Srygley was married a second time on December 26, 1888, to Jennie Scobey. He was a semi-invalid at the time and slowly dying of Bright's Disease. She was a faithful companion and the tender care she gave her husband no doubt prolonged his life.

Srygley will be remembered as one of David Lipscomb's associate editors of the ADVOCATE and the author of good books. But F. D. Srygley's indecisive stand on the "missionary society" issue until near the end of his life serves to point up the soul searching that finally led to a clean break away from the forces of "digressive liberalism" in that day.

Srygley first met David Lipscomb head-on in 1881 in a series of articles on the advisability of the "missionary society" as a method for carrying the gospel into virgin fields. His thinking was similar to that of Alexander Campbell, Moses E. Lard, and Walter Scott. Lipscomb studied Srygley's comments and added his own that "no man could write with profit on a subject that he so little understood." However, Lipscomb answered Srygley's articles lest he labor with the delusion that Lipscomb found his position unanswerable.

David Lipscomb well remembered when he himself "halted between two opinions" and actively participated in the Tennessee society before the Civil War. Srygley felt keenly the brunt of Lipscomb pen and went off "to lick his wounds." The generous David Lipscomb who bore no ill will toward any man left the door open for Srygley's return.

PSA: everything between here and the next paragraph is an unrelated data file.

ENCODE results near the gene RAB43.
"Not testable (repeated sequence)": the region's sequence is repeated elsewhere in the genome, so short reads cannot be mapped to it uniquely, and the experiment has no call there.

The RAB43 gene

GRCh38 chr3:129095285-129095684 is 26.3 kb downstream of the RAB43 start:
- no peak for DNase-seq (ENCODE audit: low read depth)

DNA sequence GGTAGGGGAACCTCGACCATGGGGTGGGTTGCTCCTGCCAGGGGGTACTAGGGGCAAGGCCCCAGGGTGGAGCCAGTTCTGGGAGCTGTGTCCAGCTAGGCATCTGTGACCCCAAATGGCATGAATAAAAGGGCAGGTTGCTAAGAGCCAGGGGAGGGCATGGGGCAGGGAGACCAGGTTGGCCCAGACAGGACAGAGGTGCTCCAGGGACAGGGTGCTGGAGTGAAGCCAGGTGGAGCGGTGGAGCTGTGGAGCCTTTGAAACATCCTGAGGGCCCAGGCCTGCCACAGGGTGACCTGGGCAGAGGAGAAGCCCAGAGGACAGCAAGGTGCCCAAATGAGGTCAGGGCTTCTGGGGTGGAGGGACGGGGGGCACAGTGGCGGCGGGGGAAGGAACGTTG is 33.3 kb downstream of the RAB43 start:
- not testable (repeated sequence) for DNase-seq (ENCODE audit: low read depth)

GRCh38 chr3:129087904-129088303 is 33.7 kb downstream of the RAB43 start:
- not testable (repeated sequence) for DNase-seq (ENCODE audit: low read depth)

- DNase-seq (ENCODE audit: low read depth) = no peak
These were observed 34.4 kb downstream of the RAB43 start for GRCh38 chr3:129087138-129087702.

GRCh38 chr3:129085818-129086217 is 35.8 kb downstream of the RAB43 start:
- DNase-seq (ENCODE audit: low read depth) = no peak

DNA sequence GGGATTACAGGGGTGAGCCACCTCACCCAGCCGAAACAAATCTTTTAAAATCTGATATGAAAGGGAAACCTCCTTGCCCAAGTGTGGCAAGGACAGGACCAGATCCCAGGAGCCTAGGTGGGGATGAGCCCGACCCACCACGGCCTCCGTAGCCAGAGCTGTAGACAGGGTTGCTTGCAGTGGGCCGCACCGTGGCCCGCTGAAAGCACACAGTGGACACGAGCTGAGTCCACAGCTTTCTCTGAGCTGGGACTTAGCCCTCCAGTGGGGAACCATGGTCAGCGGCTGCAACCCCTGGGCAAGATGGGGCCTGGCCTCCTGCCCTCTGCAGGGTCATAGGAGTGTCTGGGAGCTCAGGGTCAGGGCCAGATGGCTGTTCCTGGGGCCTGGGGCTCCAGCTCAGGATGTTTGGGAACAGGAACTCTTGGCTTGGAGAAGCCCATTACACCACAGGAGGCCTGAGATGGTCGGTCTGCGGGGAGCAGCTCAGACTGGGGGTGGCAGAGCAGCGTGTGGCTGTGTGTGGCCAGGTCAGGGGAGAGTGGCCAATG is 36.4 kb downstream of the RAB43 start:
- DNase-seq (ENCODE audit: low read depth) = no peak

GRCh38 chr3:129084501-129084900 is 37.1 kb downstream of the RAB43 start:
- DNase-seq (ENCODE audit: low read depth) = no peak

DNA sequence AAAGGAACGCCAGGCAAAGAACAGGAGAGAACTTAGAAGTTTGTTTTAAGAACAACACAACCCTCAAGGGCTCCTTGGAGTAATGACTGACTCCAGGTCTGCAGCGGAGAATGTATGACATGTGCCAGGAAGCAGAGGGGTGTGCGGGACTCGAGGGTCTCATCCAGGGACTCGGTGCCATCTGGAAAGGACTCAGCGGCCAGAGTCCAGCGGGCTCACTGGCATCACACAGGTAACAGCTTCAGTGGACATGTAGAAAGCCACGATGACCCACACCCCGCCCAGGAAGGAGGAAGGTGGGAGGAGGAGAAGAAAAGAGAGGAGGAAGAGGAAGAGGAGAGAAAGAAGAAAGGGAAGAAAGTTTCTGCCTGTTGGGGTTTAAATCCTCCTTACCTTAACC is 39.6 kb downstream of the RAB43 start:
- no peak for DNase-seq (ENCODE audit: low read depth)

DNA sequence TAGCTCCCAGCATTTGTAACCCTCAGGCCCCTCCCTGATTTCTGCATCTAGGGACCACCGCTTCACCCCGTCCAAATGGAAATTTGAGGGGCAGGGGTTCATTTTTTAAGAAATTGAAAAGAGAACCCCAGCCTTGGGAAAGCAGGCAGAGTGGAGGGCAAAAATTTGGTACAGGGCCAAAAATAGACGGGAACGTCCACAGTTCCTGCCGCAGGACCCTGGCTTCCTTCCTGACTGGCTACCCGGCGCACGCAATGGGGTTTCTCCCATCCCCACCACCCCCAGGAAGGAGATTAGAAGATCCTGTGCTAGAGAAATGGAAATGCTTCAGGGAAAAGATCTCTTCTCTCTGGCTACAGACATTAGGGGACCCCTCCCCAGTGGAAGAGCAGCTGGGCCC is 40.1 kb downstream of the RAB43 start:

When Srygley turned away from the GOSPEL ADVOCATE he supported the Old Path Guide, a religious paper owned and edited by F. G. Allen, for about five years. When Russell Errett of the Christian Standard took over the paper and moved its editorial policy into the main stream of "digressive liberalism," Srygley was visibly moved and began his turn away from the unscriptural practices of the Christian Church (Disciples of Christ)

In 1889 F. D. Srygley and his wife came to Nashville with his completed manuscript of Larimore And His Boys. While visiting with J. C. McQuiddy in the Advocate office, McQuiddy told Srygley that the Gospel Advocate Company was anxious to publish the manuscript

J. C. McQuiddy wanted to bring his friend in on the GOSPEL ADVOCATE staff, and he was confident that Srygley could work with the indomitable David Lipscomb who laid down one "ground rule" for ADVOCATE writers that they could write on any subject that came from the Bible.

Srygley was still far from convinced that the missionary society was an unscriptural device. However, Lipscomb brought Srygley in in 1891 as the front-page editor of the GOSPEL ADVOCATE. David Lipscomb was a wise judge of men and their hearts, and he was confident that the pendulum of Srygley's thinking was moving in the right direction.

There is no doubt that T. B. Larimore's hesitancy in taking a firm stand against the "society" influenced "his boys." This great saint of the church simply believed that the issue should not be made explosive and divisive. J. C. McQuiddy for awhile also shared the view.